With their on-campus interviews largely wrapped up, law firms are sorting through resumes to choose the select few who will get offers to fill the diminishing number of summer associate slots.
The students lucky enough to get call backs will have 45 days to make a decision whether to take firms up on what will be scarce job offers. Exactly how reduced firm hiring will be is unclear, but New York firms, including Cravath, Swaine & Moore; Skadden, Arps, Slate, Meagher & Flom; Weil, Gotshal & Manges; Willkie, Farr & Gallagher; Kelley Drye & Warren and others say they plan to bring in smaller classes.
"I think the students are pretty smart and understand the economic realities and realize the summer programs are likely going to be smaller than in past years," said Rosalind Kruse, the hiring partner at Willkie.
At Cravath, hiring partner Rowan Wilson said the firm is planning to hire "less than half" the number of law students it has historically brought on.
Cravath took on 160 summer associates in 2008 and it hosted 120 this summer. Wilson said this year's class caught the firm off guard. While the firm made fewer offers due to the deteriorating job market, "historical averages of what frequency people accept our offers ... flew out the window," he said.
"We don't know really what is going to happen with offers we make [this year]," Wilson said. "We could wind up with 10 summer associates, we could end up with 50 or 60 summer associates."
Cravath could have skipped the hiring season entirely. But Wilson said the firm decided to go ahead in part because it anticipates typical associate attrition will return as the market improves. He added that the firm had a unique opportunity to pick up the top students, since all the other firms were reducing their hiring as well.
"We think the average quality of the summer class will be higher, even if the class is smaller," Wilson said.
Skadden, the city's largest private law office, also decided to cut in half its summer associate class. The firm, which hosted 225 summer associates globally this year, will make all of its summer offers this year on Sept. 22. Other New York firms confirm expectations that they will be hosting smaller summer associate classes, though are hesitant to say how much smaller.
"I would anticipate, though we don't have a picked number, that we would have a somewhat smaller class than yesterday," said Kelley Drye managing partner James Kirk.
"It's going to be off pretty dramatically, and it's not clear things are going to bounce back next year," said William Henderson, professor of law at University of Indiana and an expert on the study of law firms as businesses. "One of the things that have set the expectations [for large classes] that we're backing away from is this Wall Street juggernaut, a vibrant structured finance, M&A practice. And that largely has dried up, and I don't see that same juggernaut taking off again."
TAKE THE OFFER, NOW
Some law schools, in an attempt to get as many of their students employed as possible, are pushing them to accept offers sooner than the 45 days allowed by the National Association for Law Placement.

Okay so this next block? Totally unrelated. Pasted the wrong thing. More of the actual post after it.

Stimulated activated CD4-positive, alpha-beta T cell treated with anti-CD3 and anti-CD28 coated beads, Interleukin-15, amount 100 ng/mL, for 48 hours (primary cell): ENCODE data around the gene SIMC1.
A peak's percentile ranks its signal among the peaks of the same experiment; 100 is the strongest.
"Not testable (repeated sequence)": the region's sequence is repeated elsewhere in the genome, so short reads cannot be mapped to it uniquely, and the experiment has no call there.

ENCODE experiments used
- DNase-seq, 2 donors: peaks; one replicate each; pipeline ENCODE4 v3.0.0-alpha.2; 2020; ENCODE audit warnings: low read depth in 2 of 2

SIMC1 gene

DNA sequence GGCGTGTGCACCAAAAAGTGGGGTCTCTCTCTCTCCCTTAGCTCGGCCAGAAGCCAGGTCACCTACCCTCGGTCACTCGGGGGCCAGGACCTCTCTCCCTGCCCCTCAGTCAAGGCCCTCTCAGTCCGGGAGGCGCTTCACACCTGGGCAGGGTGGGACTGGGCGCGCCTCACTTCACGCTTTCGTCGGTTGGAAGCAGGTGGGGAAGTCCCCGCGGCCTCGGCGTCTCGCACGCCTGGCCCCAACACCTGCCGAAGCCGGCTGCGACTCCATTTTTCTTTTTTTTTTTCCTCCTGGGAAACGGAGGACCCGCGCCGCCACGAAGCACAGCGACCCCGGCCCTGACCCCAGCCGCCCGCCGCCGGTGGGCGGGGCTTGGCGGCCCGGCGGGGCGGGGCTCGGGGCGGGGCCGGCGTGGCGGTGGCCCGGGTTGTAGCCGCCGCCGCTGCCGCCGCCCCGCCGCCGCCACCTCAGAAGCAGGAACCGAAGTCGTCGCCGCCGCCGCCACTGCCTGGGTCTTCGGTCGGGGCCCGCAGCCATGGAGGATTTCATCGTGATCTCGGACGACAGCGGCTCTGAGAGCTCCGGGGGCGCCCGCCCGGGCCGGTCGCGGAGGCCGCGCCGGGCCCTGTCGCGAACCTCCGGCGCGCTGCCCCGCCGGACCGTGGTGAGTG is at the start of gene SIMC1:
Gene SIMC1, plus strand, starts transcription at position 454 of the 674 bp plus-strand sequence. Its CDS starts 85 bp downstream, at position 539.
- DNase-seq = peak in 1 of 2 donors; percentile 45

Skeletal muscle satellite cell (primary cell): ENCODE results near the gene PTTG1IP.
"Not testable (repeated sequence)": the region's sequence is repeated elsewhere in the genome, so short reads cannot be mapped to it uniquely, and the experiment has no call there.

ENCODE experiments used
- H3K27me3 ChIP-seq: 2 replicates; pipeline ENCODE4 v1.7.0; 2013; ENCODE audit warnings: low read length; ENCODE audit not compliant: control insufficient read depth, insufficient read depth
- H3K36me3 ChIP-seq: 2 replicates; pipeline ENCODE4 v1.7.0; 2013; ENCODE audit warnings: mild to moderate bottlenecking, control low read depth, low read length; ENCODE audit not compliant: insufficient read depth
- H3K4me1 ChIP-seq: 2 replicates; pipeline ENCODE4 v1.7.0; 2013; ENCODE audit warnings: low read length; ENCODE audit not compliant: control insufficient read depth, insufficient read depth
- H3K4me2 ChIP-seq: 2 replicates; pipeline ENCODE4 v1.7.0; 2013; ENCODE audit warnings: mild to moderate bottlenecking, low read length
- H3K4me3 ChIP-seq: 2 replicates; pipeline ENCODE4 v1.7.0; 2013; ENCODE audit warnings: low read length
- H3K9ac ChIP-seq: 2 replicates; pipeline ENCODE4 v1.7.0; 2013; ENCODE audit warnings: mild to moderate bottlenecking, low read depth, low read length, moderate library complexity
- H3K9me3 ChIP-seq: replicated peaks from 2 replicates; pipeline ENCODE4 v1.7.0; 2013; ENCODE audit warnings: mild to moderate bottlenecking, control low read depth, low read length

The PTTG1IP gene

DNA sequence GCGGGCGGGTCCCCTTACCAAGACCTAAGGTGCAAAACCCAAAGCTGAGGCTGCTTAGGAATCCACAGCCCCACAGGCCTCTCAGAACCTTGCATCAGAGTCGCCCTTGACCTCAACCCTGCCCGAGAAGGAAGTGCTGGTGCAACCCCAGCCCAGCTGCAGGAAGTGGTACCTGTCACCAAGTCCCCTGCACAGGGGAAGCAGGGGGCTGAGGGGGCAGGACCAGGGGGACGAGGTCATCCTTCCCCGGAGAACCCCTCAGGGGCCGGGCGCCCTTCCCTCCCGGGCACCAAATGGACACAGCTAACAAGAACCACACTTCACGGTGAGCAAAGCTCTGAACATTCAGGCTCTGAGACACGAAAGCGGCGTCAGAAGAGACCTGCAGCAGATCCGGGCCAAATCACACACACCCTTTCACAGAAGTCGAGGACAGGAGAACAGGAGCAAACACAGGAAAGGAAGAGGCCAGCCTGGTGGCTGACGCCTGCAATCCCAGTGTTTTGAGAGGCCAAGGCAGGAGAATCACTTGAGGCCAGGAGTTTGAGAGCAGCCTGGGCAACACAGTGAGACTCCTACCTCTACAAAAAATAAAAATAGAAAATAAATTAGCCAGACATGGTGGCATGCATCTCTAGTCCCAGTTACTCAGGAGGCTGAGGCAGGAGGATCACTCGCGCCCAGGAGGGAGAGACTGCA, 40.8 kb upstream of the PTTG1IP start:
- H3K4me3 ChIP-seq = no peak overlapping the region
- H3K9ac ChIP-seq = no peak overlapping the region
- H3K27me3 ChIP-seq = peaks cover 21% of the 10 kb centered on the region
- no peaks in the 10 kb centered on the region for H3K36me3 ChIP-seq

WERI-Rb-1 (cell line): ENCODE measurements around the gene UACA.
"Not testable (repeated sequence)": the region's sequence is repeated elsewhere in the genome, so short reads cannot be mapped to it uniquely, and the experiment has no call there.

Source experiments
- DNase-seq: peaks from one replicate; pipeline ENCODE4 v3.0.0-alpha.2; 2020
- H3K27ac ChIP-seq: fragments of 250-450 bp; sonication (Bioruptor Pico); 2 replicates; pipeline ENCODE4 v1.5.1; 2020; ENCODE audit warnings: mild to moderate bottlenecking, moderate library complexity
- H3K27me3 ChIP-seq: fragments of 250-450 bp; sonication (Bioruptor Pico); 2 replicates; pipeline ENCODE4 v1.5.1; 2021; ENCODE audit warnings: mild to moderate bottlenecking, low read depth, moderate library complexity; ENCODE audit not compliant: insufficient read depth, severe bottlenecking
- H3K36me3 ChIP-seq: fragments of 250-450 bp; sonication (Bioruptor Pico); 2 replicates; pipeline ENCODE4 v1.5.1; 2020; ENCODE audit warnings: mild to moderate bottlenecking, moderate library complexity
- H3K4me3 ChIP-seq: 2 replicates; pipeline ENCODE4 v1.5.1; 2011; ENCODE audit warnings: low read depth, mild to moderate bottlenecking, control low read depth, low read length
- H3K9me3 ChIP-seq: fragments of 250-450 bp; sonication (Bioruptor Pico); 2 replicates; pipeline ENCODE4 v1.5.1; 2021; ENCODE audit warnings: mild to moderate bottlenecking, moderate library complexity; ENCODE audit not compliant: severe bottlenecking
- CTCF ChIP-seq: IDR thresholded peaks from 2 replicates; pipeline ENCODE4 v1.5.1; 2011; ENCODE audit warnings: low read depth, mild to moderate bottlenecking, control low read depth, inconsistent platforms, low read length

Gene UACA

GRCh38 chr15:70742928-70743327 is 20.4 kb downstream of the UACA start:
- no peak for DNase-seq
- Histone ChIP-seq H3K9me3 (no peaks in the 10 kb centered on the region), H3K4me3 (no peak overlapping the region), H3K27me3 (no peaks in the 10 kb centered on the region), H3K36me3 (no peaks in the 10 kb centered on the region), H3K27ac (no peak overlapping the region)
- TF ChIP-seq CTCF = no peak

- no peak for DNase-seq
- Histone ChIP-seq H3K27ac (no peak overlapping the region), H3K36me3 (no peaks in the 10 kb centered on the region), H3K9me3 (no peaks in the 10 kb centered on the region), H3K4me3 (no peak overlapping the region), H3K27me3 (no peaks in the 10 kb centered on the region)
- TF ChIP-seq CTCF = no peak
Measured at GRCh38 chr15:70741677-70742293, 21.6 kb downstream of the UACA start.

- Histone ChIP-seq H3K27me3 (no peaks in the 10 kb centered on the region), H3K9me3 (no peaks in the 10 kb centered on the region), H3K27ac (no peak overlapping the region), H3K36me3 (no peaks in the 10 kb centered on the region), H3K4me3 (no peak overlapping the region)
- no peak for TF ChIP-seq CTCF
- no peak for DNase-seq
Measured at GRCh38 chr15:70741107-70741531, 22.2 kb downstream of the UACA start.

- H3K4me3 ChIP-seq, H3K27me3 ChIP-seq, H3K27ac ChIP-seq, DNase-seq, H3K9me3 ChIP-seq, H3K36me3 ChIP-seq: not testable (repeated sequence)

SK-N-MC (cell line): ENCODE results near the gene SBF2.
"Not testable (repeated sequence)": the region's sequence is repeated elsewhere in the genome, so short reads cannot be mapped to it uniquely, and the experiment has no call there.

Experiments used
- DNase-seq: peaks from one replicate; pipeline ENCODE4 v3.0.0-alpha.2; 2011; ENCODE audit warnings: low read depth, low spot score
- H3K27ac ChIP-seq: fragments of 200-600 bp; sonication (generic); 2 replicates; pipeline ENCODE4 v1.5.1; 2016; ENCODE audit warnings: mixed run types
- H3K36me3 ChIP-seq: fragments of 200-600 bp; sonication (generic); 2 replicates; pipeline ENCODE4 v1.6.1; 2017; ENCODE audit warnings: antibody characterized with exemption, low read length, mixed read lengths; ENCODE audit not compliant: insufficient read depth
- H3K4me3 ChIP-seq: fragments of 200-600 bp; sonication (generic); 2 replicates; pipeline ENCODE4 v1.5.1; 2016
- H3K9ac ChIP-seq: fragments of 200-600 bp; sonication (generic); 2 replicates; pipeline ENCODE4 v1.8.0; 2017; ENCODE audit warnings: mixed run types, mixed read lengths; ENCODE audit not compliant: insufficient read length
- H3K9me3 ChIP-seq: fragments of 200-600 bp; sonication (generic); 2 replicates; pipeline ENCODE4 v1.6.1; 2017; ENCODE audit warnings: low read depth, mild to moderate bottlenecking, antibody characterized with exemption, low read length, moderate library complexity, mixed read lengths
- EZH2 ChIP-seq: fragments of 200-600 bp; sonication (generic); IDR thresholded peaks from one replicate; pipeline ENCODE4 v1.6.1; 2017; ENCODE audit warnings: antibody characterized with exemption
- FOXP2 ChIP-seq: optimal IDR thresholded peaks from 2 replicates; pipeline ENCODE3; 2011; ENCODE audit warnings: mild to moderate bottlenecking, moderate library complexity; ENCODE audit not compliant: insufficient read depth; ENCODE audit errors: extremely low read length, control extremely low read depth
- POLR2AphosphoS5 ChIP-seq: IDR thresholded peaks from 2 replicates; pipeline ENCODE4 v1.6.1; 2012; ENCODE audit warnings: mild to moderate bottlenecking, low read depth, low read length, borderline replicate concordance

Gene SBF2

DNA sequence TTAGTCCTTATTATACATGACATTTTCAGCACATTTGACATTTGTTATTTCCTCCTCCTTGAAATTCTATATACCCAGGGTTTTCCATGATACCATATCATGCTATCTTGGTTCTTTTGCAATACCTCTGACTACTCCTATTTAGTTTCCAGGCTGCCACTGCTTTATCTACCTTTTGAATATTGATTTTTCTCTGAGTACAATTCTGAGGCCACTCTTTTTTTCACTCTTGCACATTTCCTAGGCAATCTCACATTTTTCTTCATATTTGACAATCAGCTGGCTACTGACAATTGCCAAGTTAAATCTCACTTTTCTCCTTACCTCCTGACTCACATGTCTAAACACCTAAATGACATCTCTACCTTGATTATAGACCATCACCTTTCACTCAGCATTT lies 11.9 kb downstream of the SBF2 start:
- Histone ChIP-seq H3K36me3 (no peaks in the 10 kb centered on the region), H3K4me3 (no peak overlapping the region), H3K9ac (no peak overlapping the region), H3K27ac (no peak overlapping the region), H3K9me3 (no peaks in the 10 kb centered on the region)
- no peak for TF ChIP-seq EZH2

"Because firms are doing things on a rolling basis, students probably help their colleagues if they accept offers sooner rather than later, because it may open up more chances for more students," said Petal Modeste, dean of career services at Columbia Law School.
Exactly what effect that will have is unclear. Cravath has made offers to more than a dozen students so far, Wilson said.
Skadden's hiring partner, Howard Ellin, said "It's sort of hard to know what the students' reaction is going to be when the policy says you have 45 days and a bunch accept really early."
And some students seem hesitant to play along.
The only reason to decide more quickly would be that "you don't have to go to those other law firms, and that frees up your schedule," said Vivek Chandrasekhar, a student at New York University School of Law, who interviewed with 22 firms and has had some call backs.
Students are largely realistic about the job market. Lawyers and students report that this year questions during on-campus interviews have focused much less on the perks of summer programs. In the words of one partner conducting interviews, "There's not a cocky one in the bunch."
"People understand at the law student level there's not much we can do to control it so we're just going to put our heads down and try to focus on getting a job," said William Evans, a 25-year-old law student at NYU.
But landing a summer position is no guarantee of a full-time offer in fall 2011 after graduation. At Weil Gotshal, those students who do get offers at the end of next summer are expected to be deferred to 2012.
"We anticipate that our class size will be smaller than it was in the summer of 2009," a spokeswoman for Weil Gotshal said in a statement. "We expect that those summer associates receiving offers at the conclusion of next summer's program will start work with the firm in January 2012, together with those 2009 summer associates who accepted our deferral package."
Weil Gotshal had 97 summer associates this year in New York out of 170 nationally.